by Martin Booth
A fun and charming memoir of a childhood spent in Hong Kong in the early 1950’s, this is like one grand adventure story! Martin was seven when his civil servant father was posted to work in Hong Kong and Japan during the Korean war. The voyage from England by way of Algiers and Egypt has his mother being sneezed upon and chased by an errant camel and it just gets better from there.
Martin is quite close to his mother and they share a love for all that is exotic and new in the Orient but his staid father insists on keeping to the proper British etiquette. The relationship between Martin and his father is distant and cold, mostly centered on corporal punishment meted out for minor infractions.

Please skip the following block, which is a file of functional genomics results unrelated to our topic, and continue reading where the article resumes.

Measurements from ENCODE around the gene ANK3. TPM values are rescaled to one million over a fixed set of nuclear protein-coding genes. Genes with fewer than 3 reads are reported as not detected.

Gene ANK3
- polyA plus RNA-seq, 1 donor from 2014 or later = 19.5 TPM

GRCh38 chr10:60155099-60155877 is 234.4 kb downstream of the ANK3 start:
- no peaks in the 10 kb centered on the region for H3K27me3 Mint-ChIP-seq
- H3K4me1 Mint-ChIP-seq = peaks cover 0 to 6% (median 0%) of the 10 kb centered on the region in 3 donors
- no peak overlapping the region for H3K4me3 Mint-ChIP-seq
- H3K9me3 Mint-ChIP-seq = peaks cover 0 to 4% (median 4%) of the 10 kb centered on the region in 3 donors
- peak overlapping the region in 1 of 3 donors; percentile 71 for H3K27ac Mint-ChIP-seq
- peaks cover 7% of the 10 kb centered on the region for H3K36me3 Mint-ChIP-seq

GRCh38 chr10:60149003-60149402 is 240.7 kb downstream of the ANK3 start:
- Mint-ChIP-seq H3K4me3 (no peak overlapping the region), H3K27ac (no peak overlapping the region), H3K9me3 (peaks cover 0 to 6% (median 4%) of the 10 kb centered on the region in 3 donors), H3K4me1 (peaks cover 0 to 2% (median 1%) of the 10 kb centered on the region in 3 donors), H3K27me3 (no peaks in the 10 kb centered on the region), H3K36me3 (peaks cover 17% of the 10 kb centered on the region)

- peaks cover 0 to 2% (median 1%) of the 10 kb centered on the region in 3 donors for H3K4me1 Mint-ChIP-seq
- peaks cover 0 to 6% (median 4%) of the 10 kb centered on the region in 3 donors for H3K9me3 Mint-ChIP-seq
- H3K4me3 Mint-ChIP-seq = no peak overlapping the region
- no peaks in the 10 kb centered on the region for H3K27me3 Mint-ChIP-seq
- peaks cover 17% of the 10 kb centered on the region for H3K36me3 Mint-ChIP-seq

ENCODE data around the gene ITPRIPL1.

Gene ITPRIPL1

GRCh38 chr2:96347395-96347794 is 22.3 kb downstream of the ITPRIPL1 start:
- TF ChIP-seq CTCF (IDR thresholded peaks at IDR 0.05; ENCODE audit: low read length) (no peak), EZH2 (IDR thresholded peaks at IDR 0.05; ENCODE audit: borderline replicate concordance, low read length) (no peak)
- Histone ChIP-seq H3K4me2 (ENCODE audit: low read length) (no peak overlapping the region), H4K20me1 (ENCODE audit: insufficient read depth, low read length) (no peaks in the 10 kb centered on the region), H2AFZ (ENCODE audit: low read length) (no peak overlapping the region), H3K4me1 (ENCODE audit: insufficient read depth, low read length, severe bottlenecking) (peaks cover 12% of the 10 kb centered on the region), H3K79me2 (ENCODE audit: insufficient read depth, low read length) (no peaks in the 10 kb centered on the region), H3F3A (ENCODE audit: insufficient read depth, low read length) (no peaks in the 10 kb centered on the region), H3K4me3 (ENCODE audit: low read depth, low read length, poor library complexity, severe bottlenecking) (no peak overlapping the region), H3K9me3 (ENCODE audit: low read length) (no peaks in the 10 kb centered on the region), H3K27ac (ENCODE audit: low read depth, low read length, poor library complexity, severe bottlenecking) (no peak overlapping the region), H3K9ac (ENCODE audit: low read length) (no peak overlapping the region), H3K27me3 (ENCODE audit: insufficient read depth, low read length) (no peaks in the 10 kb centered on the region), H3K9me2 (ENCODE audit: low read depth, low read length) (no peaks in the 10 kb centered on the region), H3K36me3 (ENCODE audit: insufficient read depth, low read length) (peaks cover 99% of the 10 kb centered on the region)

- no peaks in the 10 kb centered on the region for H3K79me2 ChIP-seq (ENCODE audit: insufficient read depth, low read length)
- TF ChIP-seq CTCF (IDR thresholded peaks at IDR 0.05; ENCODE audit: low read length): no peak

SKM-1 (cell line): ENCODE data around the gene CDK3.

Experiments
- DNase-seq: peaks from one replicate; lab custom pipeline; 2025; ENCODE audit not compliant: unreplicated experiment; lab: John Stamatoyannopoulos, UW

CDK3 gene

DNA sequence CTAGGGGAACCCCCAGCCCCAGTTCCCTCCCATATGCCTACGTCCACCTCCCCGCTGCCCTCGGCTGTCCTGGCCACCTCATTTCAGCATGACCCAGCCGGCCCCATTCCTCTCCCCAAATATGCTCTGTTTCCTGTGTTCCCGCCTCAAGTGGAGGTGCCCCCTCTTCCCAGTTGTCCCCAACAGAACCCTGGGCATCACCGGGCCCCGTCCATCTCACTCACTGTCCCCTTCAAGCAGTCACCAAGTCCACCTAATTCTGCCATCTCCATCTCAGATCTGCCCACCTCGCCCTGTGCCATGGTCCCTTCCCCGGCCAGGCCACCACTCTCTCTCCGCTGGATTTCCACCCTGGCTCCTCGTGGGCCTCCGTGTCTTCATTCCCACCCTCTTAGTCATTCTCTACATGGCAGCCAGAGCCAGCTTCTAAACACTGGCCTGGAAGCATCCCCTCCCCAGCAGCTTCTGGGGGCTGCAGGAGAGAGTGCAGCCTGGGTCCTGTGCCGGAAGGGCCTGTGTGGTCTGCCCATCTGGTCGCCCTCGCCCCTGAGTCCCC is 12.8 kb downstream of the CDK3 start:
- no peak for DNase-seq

Martin has the run of the streets and encounters all sorts of characters and experiences. He and his mother live for a time in a run-down hotel with prostitutes and an odd recluse who once tries to assault him. Martin soon picks uph the Cantonese street dialect and makes good friends with porters and ricksha men. His meeting with one old homeless crone is particularly fascinating!
Martin was asked by his children to write down his stories after he was diagnosed with brain cancer. We are fortunate that he did so. He died in February 2004 just after the book was published.
A heartwarming and entertaining book!